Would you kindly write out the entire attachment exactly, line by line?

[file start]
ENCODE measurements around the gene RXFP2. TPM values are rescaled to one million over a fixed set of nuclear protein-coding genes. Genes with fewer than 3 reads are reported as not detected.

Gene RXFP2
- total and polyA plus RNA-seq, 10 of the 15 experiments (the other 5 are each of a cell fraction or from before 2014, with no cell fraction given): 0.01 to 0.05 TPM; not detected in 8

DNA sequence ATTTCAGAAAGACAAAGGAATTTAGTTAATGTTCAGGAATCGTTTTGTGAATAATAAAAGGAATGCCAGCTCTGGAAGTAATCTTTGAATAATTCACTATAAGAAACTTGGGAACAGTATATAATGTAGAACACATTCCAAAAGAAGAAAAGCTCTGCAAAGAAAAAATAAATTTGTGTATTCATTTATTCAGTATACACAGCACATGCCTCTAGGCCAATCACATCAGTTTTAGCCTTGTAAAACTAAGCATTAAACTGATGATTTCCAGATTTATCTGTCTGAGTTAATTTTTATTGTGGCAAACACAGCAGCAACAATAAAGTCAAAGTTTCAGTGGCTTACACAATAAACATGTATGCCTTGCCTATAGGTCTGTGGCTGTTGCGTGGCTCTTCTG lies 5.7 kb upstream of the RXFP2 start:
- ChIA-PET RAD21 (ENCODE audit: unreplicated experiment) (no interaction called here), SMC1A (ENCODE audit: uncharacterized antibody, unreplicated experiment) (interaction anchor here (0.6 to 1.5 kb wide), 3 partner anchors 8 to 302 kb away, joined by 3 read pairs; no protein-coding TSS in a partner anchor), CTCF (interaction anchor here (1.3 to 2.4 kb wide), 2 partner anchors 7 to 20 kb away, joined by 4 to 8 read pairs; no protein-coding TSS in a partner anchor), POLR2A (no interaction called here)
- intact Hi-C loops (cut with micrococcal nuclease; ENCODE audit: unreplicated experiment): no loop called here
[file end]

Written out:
ENCODE measurements around the gene RXFP2. TPM values are rescaled to one million over a fixed set of nuclear protein-coding genes. Genes with fewer than 3 reads are reported as not detected.

Gene RXFP2
- total and polyA plus RNA-seq, 10 of the 15 experiments (the other 5 are each of a cell fraction or from before 2014, with no cell fraction given): 0.01 to 0.05 TPM; not detected in 8

DNA sequence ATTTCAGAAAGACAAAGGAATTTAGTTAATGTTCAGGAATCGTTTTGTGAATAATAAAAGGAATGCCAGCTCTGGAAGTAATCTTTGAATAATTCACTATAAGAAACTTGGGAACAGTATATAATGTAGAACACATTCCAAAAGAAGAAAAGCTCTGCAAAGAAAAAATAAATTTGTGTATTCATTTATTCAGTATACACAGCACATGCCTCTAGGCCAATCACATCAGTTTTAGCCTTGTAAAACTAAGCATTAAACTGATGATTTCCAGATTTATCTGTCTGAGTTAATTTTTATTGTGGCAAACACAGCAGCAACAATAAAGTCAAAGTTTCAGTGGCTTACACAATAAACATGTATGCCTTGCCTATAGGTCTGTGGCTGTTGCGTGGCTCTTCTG lies 5.7 kb upstream of the RXFP2 start:
- ChIA-PET RAD21 (ENCODE audit: unreplicated experiment) (no interaction called here), SMC1A (ENCODE audit: uncharacterized antibody, unreplicated experiment) (interaction anchor here (0.6 to 1.5 kb wide), 3 partner anchors 8 to 302 kb away, joined by 3 read pairs; no protein-coding TSS in a partner anchor), CTCF (interaction anchor here (1.3 to 2.4 kb wide), 2 partner anchors 7 to 20 kb away, joined by 4 to 8 read pairs; no protein-coding TSS in a partner anchor), POLR2A (no interaction called here)
- intact Hi-C loops (cut with micrococcal nuclease; ENCODE audit: unreplicated experiment): no loop called here